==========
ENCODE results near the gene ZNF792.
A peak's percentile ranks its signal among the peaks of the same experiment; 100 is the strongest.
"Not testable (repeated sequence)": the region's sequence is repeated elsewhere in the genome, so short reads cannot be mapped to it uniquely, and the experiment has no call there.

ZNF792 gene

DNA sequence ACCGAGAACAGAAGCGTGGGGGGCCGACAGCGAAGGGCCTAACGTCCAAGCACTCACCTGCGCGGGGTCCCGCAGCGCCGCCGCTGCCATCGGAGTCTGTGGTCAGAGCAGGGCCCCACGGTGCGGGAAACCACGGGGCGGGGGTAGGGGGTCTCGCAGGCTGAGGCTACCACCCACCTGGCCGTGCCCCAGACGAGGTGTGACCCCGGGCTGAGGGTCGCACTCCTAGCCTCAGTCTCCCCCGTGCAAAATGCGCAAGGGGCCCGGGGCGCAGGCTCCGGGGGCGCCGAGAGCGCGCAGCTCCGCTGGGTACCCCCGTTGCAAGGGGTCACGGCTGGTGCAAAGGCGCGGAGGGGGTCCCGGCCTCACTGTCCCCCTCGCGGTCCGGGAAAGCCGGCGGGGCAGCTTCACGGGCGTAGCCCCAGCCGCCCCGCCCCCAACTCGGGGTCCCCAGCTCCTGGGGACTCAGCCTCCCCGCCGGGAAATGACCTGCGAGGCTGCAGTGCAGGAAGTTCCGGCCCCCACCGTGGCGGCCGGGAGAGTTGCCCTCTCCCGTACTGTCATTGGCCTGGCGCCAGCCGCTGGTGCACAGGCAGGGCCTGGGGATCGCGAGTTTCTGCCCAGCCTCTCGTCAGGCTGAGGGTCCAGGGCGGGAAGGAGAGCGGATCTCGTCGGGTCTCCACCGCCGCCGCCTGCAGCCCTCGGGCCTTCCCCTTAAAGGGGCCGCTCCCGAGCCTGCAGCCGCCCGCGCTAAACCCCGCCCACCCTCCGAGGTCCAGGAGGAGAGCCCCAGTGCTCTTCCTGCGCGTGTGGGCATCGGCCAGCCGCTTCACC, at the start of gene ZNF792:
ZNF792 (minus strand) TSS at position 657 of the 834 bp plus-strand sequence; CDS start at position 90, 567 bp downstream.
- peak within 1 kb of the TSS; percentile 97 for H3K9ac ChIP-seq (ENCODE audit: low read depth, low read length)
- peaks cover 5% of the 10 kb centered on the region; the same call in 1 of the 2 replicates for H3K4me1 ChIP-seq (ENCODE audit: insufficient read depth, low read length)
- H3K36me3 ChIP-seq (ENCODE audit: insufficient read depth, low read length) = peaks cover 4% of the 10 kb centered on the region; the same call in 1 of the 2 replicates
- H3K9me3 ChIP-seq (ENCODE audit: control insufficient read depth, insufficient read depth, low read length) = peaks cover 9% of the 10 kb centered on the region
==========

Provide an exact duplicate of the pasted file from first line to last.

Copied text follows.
ENCODE results near the gene ZNF792.
A peak's percentile ranks its signal among the peaks of the same experiment; 100 is the strongest.
"Not testable (repeated sequence)": the region's sequence is repeated elsewhere in the genome, so short reads cannot be mapped to it uniquely, and the experiment has no call there.

ZNF792 gene

DNA sequence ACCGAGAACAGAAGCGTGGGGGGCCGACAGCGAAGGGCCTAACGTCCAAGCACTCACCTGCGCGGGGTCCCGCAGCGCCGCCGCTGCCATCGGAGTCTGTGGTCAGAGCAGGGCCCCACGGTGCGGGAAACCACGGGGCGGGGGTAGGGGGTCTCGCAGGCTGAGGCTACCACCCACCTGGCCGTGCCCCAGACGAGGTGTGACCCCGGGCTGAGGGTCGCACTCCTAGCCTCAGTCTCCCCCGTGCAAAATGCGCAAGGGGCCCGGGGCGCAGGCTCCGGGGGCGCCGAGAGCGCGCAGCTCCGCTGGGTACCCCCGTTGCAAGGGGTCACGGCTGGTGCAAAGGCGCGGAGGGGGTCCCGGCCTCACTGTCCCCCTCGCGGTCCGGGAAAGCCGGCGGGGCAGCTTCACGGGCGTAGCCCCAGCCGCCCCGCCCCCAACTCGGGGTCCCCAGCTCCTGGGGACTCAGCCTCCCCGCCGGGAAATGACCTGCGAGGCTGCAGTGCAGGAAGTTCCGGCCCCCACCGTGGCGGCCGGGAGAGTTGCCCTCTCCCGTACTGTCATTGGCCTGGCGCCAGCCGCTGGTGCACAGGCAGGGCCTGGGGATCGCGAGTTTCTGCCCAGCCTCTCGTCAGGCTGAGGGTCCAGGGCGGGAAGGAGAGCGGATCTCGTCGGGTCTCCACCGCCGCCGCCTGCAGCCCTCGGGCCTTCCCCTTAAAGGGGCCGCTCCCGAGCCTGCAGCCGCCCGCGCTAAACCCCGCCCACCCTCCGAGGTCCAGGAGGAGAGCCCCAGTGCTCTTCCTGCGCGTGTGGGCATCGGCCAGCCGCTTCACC, at the start of gene ZNF792:
ZNF792 (minus strand) TSS at position 657 of the 834 bp plus-strand sequence; CDS start at position 90, 567 bp downstream.
- peak within 1 kb of the TSS; percentile 97 for H3K9ac ChIP-seq (ENCODE audit: low read depth, low read length)
- peaks cover 5% of the 10 kb centered on the region; the same call in 1 of the 2 replicates for H3K4me1 ChIP-seq (ENCODE audit: insufficient read depth, low read length)
- H3K36me3 ChIP-seq (ENCODE audit: insufficient read depth, low read length) = peaks cover 4% of the 10 kb centered on the region; the same call in 1 of the 2 replicates
- H3K9me3 ChIP-seq (ENCODE audit: control insufficient read depth, insufficient read depth, low read length) = peaks cover 9% of the 10 kb centered on the region